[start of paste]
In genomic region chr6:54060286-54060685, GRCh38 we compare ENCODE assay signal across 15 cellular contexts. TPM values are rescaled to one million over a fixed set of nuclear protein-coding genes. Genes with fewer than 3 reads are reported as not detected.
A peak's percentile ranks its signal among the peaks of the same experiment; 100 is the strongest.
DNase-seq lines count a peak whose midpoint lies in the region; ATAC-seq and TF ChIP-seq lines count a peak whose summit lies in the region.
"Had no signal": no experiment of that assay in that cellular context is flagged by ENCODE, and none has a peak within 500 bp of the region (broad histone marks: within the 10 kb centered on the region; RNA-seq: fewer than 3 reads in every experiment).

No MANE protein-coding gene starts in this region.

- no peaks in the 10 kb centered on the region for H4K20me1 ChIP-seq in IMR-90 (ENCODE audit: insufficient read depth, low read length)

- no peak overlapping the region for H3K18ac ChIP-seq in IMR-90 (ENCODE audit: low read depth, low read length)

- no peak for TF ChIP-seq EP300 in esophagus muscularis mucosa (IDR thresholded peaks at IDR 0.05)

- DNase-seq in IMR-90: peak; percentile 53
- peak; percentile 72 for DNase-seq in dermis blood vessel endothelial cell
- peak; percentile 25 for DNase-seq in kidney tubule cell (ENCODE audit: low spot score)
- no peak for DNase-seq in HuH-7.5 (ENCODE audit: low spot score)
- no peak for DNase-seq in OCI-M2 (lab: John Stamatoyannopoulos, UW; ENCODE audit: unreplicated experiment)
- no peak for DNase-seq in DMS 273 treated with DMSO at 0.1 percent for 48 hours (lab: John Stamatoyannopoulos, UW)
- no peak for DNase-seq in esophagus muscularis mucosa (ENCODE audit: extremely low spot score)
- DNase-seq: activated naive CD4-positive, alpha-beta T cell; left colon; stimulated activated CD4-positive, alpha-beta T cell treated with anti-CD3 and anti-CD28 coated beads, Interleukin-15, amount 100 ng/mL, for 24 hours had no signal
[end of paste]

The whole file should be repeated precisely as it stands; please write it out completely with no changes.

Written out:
In genomic region chr6:54060286-54060685, GRCh38 we compare ENCODE assay signal across 15 cellular contexts. TPM values are rescaled to one million over a fixed set of nuclear protein-coding genes. Genes with fewer than 3 reads are reported as not detected.
A peak's percentile ranks its signal among the peaks of the same experiment; 100 is the strongest.
DNase-seq lines count a peak whose midpoint lies in the region; ATAC-seq and TF ChIP-seq lines count a peak whose summit lies in the region.
"Had no signal": no experiment of that assay in that cellular context is flagged by ENCODE, and none has a peak within 500 bp of the region (broad histone marks: within the 10 kb centered on the region; RNA-seq: fewer than 3 reads in every experiment).

No MANE protein-coding gene starts in this region.

- no peaks in the 10 kb centered on the region for H4K20me1 ChIP-seq in IMR-90 (ENCODE audit: insufficient read depth, low read length)

- no peak overlapping the region for H3K18ac ChIP-seq in IMR-90 (ENCODE audit: low read depth, low read length)

- no peak for TF ChIP-seq EP300 in esophagus muscularis mucosa (IDR thresholded peaks at IDR 0.05)

- DNase-seq in IMR-90: peak; percentile 53
- peak; percentile 72 for DNase-seq in dermis blood vessel endothelial cell
- peak; percentile 25 for DNase-seq in kidney tubule cell (ENCODE audit: low spot score)
- no peak for DNase-seq in HuH-7.5 (ENCODE audit: low spot score)
- no peak for DNase-seq in OCI-M2 (lab: John Stamatoyannopoulos, UW; ENCODE audit: unreplicated experiment)
- no peak for DNase-seq in DMS 273 treated with DMSO at 0.1 percent for 48 hours (lab: John Stamatoyannopoulos, UW)
- no peak for DNase-seq in esophagus muscularis mucosa (ENCODE audit: extremely low spot score)
- DNase-seq: activated naive CD4-positive, alpha-beta T cell; left colon; stimulated activated CD4-positive, alpha-beta T cell treated with anti-CD3 and anti-CD28 coated beads, Interleukin-15, amount 100 ng/mL, for 24 hours had no signal